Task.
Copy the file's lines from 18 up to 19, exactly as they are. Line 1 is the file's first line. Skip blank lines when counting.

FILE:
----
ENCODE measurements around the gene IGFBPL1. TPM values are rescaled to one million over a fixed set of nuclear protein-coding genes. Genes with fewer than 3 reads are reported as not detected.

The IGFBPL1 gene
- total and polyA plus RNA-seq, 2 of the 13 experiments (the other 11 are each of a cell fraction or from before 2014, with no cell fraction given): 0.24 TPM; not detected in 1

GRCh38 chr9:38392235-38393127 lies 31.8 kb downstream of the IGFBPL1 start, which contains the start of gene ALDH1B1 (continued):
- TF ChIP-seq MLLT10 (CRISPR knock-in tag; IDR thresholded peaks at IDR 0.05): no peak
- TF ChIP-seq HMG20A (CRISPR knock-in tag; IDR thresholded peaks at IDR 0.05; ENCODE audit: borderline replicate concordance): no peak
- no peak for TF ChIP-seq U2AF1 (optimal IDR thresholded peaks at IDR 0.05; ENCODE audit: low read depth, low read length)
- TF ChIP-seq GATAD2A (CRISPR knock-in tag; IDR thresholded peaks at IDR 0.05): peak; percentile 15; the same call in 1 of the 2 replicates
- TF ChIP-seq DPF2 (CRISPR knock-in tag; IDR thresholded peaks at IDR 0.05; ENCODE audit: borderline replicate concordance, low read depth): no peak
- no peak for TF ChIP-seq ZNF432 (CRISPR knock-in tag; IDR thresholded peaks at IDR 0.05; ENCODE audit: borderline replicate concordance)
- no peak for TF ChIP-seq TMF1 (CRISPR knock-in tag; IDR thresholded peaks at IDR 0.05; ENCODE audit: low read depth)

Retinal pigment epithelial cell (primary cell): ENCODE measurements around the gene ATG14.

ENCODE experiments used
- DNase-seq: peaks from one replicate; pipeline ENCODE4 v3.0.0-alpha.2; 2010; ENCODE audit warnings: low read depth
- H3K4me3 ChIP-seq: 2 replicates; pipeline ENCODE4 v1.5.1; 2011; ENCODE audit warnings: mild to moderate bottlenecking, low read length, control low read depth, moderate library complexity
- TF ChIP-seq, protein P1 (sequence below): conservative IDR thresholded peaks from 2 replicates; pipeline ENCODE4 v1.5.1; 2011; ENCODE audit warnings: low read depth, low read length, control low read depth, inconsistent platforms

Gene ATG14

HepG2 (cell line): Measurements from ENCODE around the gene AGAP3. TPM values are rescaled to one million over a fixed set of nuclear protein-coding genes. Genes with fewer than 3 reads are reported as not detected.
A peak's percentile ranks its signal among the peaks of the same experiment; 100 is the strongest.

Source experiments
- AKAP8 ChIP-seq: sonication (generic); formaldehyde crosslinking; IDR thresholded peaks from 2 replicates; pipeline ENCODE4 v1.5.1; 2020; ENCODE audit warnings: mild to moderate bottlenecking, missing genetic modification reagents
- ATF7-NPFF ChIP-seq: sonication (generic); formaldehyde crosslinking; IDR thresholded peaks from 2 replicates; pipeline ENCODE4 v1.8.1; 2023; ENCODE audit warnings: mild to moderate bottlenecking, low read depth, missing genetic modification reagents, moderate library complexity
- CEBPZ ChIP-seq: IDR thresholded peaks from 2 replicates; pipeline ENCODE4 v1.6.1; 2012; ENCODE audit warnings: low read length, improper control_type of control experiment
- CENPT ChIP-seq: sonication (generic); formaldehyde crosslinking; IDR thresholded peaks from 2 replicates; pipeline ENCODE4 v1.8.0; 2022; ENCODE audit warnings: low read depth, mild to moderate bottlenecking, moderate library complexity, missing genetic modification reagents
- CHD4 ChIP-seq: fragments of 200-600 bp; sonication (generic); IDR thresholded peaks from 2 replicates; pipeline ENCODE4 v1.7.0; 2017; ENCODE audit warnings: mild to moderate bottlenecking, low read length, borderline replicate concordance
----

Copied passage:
HepG2 (cell line): Measurements from ENCODE around the gene AGAP3. TPM values are rescaled to one million over a fixed set of nuclear protein-coding genes. Genes with fewer than 3 reads are reported as not detected.
A peak's percentile ranks its signal among the peaks of the same experiment; 100 is the strongest.